- Types of Communications. Define the types of communications that are subject to enhanced confidentiality protections. Some parties define communications broadly, stating that all settlement “meetings, discussions, correspondence, or other communications” are subject to the letter agreement. E.g., OGD Equipment Co., Case No. 4:17cv898, ECF No. 18-4. Others opt to enumerate specific types of documents and communications that qualify as a confidential settlement communication. E.g., Chi, Case No. 2:18cv4258, ECF No. 120-2 (C.D. Cal. Apr. 8, 2019) (“‘Rule 408 Information’ means any statement, conversation, communication, information, material, document, email, electronic file, or other disclosure made by [certain defendants], [the defendants’] counsel, plaintiffs, or plaintiffs’ counsel participating in settlement discussions…”).
- Confidentiality Language. State, precisely, what enhanced confidentiality measures should attach to negotiations. Some parties merely state that their communications are to be governed by Rule 408. E.g., City of Minneapolis v. Time Warner Cable, Inc., 2005 U.S. Dist. LEXIS 55091, *2 (D. Minn. June 29, 2005) (settlement communications “would be governed by Federal Rule of Evidence 408” under parties’ letter agreement); Northern Nat’l Gas Co. v. L.D. Drilling, Inc., et al., Case No. 6:08cv1405, ECF No. 573-1 (D. Kan. Sept. 8, 2016) (“The Parties agree that any discussion(s), submission(s), exchange(s), and/or communication(s) related to resolution or potential resolution of any disputes and/or claims between them shall be subject to Federal Rule of Evidence 408.”). Although this practice may help parties clarify that they are engaging in settlement communications, its protection only goes so far as Rule 408. A better approach is to specify that, beyond the protections of Rule 408, settlement communications may not be used by either party for “any other purpose.” E.g., Chi, Case No. 2:18cv4258, ECF No. 120-2 (“Recipient will not use, disclose, copy, disseminate or distribute any Rule 408 Information for any other purpose.”); Apple, Inc., 2012 U.S. Dist. LEXIS 181854, at *17 (“The parties further agree that the existence of the settlement meetings, and documents and information prepared for or exchanged at any such meetings will not be admissible as evidence or used for any other purpose including, without limitation, filings with any court.”); Draper, Inc., Case No. 10cv01443, ECF No. 22-4 (“Moreover, the Parties agree that Settlement Discussions shall not be used for any purpose in litigation between the Parties.”).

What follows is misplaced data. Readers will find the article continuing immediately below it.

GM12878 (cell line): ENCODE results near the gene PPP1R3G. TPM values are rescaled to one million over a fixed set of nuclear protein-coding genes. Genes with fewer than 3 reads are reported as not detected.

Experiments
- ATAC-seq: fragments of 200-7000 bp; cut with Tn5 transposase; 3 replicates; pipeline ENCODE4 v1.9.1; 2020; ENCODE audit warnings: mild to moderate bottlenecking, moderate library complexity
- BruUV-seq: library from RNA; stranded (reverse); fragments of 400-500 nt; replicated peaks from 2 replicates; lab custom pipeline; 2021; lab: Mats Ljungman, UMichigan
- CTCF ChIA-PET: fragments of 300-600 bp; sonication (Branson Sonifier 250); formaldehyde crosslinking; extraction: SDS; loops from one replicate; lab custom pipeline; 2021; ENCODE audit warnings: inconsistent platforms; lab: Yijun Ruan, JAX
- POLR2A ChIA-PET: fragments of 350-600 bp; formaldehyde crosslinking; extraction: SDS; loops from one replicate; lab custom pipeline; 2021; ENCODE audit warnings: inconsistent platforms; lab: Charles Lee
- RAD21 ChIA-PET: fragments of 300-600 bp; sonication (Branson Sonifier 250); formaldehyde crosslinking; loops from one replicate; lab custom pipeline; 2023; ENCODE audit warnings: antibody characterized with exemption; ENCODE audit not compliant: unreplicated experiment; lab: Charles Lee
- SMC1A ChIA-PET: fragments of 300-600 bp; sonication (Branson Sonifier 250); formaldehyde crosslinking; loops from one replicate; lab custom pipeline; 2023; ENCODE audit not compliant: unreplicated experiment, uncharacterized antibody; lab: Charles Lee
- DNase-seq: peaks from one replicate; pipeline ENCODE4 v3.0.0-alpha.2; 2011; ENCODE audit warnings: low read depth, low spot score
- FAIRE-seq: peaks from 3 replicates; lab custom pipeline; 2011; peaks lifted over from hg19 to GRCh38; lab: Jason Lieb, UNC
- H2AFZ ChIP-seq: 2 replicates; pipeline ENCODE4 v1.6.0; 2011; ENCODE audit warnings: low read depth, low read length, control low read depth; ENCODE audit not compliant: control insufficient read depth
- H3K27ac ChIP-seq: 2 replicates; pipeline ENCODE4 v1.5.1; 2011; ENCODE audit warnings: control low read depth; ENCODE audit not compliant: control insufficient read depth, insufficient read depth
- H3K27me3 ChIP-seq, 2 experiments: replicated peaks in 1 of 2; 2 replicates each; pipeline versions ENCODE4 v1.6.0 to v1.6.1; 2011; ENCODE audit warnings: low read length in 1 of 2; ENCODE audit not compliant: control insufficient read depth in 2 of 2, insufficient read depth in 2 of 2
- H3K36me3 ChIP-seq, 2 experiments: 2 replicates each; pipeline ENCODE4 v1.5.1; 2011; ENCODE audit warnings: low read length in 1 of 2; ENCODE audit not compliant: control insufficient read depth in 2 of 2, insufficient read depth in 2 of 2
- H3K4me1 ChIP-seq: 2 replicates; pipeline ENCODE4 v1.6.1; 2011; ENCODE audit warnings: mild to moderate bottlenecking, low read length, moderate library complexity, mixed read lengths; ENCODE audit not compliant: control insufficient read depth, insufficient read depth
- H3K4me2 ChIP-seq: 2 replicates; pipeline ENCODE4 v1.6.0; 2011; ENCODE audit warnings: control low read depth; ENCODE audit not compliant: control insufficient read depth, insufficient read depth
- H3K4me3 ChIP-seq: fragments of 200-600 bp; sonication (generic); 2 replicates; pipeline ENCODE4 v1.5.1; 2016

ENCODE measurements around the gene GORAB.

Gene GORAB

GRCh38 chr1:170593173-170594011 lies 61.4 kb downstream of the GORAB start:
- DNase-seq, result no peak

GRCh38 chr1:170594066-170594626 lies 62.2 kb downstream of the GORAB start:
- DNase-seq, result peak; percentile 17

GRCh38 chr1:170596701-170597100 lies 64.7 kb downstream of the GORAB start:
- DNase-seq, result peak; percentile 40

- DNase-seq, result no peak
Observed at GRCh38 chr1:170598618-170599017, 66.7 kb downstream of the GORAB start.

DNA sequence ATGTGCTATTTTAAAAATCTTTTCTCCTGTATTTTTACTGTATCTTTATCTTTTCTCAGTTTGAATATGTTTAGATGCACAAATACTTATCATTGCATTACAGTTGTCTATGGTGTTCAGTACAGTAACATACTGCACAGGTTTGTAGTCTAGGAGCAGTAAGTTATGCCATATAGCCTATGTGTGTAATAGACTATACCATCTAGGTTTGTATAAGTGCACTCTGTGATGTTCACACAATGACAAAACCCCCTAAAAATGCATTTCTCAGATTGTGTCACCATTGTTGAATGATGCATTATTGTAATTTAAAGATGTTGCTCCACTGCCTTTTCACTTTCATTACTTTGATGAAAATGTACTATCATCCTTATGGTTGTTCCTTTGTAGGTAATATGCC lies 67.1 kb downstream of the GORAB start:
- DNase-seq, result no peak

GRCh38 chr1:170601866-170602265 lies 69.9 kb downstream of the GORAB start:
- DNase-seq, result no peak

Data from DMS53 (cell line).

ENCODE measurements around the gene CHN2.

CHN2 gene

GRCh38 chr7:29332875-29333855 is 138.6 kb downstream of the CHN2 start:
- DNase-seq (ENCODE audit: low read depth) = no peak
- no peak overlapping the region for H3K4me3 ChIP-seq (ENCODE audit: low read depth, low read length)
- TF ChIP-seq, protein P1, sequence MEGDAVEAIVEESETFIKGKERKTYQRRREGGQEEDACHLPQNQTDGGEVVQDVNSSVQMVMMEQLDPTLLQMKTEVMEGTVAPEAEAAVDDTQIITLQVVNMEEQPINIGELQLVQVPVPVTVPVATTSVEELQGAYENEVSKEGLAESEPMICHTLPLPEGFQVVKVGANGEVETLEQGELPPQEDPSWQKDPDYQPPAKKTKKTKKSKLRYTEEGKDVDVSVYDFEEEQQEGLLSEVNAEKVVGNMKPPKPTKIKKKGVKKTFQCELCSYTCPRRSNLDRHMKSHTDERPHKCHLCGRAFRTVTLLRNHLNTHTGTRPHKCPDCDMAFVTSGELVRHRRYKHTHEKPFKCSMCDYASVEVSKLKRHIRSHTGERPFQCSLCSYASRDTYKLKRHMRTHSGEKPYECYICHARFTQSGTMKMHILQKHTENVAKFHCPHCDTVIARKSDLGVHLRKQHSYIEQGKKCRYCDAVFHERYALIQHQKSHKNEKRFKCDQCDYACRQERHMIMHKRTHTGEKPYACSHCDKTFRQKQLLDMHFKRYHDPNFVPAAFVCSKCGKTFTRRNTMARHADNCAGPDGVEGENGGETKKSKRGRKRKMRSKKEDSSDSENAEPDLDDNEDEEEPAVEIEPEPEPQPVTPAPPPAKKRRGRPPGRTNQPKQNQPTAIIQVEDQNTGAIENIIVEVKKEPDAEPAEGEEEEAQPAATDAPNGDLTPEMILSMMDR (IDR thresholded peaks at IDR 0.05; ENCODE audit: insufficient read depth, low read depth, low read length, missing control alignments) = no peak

- Description of Dispute. Insert a reference to the dispute that the parties are seeking to resolve. Think carefully about how to do so because the letter agreement itself could be filed in briefing on a future motion in limine. The letter agreement could simply cite to an already-filed action. E.g., Reiling, 3:03cv222, ECF No. 41 at Ex. A (letter agreement stating that the parties are meeting “to discuss the disputes in the action referred to above”). Alternatively, the letter agreement could refer to the cause of action in dispute. E.g., OGD Equipment Co., 4:1cv898, ECF No. 18-4 (letter agreement stating that the parties are going to discuss “allegations…of trademark infringement, unfair competition, and other related acts”). Another option, if the parties are not yet in litigation or have not yet sharpened the issues between them, is to refer to “issues” between the parties. E.g., Draper, Inc., 10cv01443, ECF No. 22-4 (“[Party A] and [Party B] have raised several issues they want to discuss with [Party C].”).
Remember to consider using a letter agreement the next time you approach a settlement meeting or dispute negotiation. The above examples and suggestions should provide you with a helpful framework for thinking through some of the mechanics of doing so. Although it may seem burdensome, a letter agreement can offer you added comfort at the time when stressful settlement discussions get underway.
Samuel J. Gamer is an Associate in the Chicago office of Porter Wright Morris & Arthur LLP. He focuses his practice on complex commercial litigation. The views expressed herein are personal to the author. This article is intended to provide general information for clients or interested individuals, and should not be relied upon as legal advice. Please consult an attorney for advice specific to your organization.
 This article addresses the use of letter agreements only within the context of the Federal Rules of Evidence. Many state rules of evidence have provisions that govern the admissibility of settlement communications and must be part of your assessment.